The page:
This is great news for the Centre. I did a creative writing course there in late 2004 and went on to publish some stories and poems in a book for charity with some of the people in the group. I had a look online this morning and it’s still out there.


“The men ruined it.”

June 13, 2010

I went to see Bookworms in the Abbey Theatre yesterday, with some friends from my book club. We’ve been meeting once a month, for the guts of three years now. Members have come and gone and come again in some cases.

The formula remains the same, however. We alternate between our respective houses and apartments. We discuss the book and drink some wine. We discuss things other than the book and nibble whatever treats the host has provided. The person who is hosting chooses the book for next month, often offering a choice of two are three, in case too many people have read the first choice.

We’ve read contemporary fiction, mostly, but there have been books on economics and some autobiographies and classics. No plays or poetry so far, and last month one of my rejected suggestions was a graphic novel.

Bernard Farrell’s new play looks at a group of characters before, during and after a book club meeting. Formerly a group consisting solely of women, the members of the book club have agreed to allow their husbands to join them. Chaos ensues. Early on in the play, Jennifer describes the book club as “the last bastion of female exclusivity” and by the time the guests have left Ann pronounces that “the men ruined it.”

As a modern comedy of manners, Bookworms is a refreshing glance at the pressures of life in post Celtic Tiger Ireland. Niall McMonagle, writing in the progamme for Bookworms, says that:

“the book, and everything it stands for  is empowering and important. A book brings us altogether elsewhere. Billy Collins, in his poem Books, reminds us that when we read, we are ‘reading ourselves away from ourselves’ and then we are delivered back, a changed and different being. A book also brings us together.”

It’s not the best play I’ve seen this year, nor the best production. But it’s the one that made me laugh the most.  Books can bring people together, and Farrell’s achievement in Bookworms is to remind us of that fact.


It’s oh so quiet…

June 10, 2010

I love walking through town early in the morning, when the day is just shaking its duvet off and splashing cold water on its face. The footpaths are often wet outside a cafe or shop, having been drowned in anticipation of the footfall to come. Bundles of newspapers and cartons of milk queue outside office buildings. Empty buses trundle past and taxis wait their turn at the rank.

Tonight, walking home along Henry Street, I realised that a June evening can be just as idyllic. It could have been milder tonight but the rain that might have fallen had, eh, taken a raincheck. And maybe it was the fact that the Leaving Certificate exams started today (good luck), but it was oh so very quiet in the city centre.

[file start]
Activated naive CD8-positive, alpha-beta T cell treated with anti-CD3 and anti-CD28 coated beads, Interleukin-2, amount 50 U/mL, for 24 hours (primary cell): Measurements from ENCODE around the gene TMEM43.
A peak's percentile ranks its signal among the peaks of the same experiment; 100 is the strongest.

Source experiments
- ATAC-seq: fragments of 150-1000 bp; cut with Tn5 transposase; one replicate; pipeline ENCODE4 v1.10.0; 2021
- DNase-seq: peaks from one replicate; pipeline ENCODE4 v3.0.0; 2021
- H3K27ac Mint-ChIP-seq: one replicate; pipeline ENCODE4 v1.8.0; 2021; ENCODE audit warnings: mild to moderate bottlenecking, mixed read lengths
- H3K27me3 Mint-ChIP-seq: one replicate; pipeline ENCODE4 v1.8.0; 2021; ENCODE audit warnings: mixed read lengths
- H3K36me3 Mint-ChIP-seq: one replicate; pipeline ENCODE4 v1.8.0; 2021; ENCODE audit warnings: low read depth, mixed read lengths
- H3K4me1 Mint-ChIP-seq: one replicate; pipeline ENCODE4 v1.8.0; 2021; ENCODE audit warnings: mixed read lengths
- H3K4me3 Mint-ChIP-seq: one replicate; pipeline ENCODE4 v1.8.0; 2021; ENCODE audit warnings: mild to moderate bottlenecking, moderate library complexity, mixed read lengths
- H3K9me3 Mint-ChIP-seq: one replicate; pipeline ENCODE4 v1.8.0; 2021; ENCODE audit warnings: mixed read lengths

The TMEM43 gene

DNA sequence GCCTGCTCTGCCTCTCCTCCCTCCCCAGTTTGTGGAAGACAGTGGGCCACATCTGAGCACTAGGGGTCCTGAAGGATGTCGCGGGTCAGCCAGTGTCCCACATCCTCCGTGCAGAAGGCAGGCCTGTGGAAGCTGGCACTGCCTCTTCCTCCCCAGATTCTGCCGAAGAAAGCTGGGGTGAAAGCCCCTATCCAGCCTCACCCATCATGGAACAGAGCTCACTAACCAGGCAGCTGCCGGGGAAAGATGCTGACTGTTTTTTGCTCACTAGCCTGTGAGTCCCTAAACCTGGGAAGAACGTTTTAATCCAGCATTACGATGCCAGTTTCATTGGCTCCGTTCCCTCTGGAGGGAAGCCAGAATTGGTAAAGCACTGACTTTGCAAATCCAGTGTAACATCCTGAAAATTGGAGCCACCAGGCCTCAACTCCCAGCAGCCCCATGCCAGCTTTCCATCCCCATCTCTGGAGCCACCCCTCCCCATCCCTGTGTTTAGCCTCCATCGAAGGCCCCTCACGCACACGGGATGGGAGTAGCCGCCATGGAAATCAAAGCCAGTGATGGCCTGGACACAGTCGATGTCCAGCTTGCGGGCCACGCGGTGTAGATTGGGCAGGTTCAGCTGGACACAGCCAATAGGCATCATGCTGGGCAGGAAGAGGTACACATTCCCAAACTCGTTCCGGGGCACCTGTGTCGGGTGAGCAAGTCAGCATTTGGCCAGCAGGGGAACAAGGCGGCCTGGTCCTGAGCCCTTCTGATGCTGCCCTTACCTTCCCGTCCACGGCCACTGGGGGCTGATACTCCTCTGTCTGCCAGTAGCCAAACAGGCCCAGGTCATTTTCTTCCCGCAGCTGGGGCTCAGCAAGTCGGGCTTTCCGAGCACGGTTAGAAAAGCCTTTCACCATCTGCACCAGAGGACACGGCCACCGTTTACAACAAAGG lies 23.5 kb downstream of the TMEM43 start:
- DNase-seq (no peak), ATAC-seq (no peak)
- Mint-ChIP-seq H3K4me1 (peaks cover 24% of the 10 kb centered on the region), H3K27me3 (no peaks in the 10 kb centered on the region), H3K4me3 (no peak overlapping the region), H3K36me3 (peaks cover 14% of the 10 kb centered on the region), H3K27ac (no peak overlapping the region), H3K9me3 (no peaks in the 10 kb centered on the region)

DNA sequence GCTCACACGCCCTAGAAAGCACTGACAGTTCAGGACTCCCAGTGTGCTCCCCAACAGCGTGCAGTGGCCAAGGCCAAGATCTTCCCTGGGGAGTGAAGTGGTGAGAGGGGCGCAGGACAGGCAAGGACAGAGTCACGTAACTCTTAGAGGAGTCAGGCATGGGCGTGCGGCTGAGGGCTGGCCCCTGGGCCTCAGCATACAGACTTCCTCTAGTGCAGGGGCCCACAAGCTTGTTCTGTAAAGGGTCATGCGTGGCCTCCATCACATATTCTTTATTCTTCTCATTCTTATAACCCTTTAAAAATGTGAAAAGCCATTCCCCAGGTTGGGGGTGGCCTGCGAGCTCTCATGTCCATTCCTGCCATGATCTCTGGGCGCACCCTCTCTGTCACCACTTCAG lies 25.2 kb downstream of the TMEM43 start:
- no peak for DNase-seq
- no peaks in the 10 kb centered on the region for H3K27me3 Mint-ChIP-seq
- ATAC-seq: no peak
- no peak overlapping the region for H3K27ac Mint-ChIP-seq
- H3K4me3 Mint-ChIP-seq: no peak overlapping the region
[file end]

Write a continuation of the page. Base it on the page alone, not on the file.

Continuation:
I hadn’t thought before tonight of Henry Street as prime fodder for a quiet moment – but the fact that nothing much (if anything) opens past 7pm most nights makes it ideal.

The other aspect that was nice was the juxtaposition of the old (the Arnott’s sign) and the new (the Spire), both beautifully vertical.

Dublin can be heaven. At dawn, at dusk. When you least expect it to be.


The biggest wet T-shirt competition in the world

June 7, 2010

Sometimes I wonder if a little part of me thinks I’m a sub-editor in a tabloid newspaper…

Standing on Fitzwilliam Square today, waiting for the Mini Marathon to start. I walked it last year and I’m back again for 2010, in support of the ISPCA. This is the 28th year and the organisers estimate that €14 million will be raised for charity. So far, so admirable.

The crowd is a sea of women, wearing rainbow coloured T-shirts, emblazoned with the logo of their chosen charity.

Ruth Scott (from 2fm) is cheering everyone on from a platform somewhere, organising a Mexican Wave and reminding people not to throw their bin bag ponchos on the ground.

It’s raining. Heavily. Did I mention that?

The kind of sloppy wet kisses rain that gets you soaked in two minutes flat, but somehow makes you feel warm in spite of itself. The kind of rain you only really get in an Irish summer.

Even though I can’t see Ruth, it’s pretty clear she’s dancing about to the music – the playlist that would fit right in on a sweaty Friday night in Copperface Jacks. Michael Buble, Abba, S Club 7.

Ruth cheers again and tells us that this is the biggest womens’ event anywhere in the world.

And I turn to my friend and say: “So does that make it the biggest wet T-shirt contest in the world, too?”